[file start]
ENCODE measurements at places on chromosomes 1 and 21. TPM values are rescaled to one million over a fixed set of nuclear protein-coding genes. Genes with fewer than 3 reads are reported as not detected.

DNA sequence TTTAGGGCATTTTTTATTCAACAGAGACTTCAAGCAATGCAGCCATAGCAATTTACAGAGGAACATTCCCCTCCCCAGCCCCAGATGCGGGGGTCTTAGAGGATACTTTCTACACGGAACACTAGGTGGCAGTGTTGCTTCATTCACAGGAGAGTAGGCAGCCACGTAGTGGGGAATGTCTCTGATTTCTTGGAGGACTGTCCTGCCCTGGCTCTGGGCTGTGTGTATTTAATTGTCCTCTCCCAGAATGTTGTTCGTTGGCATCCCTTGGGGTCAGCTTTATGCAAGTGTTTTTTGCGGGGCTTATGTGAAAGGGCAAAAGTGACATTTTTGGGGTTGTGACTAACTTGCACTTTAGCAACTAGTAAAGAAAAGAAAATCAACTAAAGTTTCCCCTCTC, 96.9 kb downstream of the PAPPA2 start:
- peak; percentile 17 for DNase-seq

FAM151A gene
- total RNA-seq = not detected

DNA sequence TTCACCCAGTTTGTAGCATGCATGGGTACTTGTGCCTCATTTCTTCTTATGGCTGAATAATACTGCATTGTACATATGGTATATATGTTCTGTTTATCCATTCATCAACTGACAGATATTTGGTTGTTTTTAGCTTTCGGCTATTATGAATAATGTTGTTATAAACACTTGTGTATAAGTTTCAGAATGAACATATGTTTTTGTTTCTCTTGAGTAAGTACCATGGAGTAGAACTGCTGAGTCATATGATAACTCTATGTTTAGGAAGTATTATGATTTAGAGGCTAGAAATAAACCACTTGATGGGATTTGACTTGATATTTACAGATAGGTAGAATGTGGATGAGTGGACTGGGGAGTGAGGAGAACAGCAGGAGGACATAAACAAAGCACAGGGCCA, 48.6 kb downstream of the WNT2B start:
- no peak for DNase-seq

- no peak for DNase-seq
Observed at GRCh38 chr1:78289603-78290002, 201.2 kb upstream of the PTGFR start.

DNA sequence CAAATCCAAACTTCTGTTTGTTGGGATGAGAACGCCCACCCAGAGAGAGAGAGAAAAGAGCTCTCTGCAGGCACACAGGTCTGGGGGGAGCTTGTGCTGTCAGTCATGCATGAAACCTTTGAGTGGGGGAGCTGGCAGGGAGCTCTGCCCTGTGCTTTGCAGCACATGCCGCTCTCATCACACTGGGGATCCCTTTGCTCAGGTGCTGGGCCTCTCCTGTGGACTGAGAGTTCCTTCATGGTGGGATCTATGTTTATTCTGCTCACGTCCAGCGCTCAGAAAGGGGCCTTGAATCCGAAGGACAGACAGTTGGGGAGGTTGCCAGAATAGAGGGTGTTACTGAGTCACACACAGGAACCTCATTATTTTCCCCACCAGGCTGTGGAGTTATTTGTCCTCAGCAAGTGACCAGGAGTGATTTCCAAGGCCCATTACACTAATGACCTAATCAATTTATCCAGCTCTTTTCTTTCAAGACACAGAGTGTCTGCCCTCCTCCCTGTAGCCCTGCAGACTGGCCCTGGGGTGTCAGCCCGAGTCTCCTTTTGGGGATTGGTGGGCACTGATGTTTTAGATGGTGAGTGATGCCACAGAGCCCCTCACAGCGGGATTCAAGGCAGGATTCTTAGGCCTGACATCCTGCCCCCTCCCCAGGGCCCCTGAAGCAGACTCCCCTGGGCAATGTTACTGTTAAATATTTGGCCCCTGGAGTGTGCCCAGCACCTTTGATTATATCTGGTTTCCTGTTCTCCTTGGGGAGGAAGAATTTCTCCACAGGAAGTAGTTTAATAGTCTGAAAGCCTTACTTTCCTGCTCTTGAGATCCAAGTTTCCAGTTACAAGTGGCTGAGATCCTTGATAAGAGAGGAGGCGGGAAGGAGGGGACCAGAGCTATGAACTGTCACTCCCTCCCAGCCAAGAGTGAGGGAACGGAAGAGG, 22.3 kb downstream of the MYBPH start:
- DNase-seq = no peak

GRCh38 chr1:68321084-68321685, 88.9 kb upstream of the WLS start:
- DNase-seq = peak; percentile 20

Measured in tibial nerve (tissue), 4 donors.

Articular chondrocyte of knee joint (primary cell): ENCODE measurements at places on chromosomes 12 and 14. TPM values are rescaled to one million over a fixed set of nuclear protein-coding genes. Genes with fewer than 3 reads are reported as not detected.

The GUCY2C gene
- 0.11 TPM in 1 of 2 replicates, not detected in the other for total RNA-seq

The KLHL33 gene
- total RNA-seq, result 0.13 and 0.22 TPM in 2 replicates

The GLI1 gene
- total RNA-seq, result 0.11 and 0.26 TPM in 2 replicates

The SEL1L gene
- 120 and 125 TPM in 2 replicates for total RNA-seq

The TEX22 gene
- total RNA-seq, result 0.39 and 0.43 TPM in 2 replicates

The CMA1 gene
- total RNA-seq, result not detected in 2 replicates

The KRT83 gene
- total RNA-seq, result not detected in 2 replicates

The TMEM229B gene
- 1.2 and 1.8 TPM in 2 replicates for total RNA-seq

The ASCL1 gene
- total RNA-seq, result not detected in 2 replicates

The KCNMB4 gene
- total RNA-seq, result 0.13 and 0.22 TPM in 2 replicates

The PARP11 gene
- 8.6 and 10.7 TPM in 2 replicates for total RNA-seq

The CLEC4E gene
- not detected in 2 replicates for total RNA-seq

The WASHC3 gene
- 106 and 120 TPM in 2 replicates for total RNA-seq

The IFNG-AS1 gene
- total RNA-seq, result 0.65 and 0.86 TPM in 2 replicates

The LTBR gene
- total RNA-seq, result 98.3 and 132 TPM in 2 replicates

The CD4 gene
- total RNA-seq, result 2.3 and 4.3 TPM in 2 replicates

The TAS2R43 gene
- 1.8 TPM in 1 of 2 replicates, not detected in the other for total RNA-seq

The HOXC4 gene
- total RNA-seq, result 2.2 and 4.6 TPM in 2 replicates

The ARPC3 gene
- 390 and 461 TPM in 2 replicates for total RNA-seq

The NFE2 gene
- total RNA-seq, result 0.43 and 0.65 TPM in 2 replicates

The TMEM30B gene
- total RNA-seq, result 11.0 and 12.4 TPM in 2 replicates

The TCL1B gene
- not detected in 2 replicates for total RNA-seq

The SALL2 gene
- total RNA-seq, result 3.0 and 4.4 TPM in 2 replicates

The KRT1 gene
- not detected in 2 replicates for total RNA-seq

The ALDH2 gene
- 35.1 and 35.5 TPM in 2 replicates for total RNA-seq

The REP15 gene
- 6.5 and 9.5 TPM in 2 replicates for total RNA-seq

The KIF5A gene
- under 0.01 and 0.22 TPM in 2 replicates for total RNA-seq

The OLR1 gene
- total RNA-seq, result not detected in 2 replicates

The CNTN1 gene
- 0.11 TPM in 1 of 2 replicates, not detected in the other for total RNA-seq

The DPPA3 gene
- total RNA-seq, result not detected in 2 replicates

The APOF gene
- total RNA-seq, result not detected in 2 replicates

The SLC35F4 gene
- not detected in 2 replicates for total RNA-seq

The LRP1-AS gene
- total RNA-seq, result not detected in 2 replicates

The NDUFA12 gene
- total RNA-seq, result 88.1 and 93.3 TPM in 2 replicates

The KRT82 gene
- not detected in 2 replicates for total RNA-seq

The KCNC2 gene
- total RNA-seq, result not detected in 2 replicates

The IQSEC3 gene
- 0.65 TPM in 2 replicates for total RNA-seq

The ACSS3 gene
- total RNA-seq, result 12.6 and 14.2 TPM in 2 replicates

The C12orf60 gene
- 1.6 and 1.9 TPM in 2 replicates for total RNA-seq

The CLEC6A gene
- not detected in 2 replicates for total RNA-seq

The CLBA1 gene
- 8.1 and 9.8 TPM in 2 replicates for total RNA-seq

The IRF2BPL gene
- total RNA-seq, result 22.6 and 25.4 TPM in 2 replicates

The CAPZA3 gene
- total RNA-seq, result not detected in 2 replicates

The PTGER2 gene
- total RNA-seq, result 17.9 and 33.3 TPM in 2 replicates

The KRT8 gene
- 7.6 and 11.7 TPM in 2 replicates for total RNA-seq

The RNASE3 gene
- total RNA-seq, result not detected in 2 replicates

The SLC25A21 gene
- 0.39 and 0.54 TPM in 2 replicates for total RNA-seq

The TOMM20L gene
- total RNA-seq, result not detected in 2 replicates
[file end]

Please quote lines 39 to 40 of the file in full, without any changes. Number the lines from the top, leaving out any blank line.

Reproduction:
- not detected in 2 replicates for total RNA-seq

The WASHC3 gene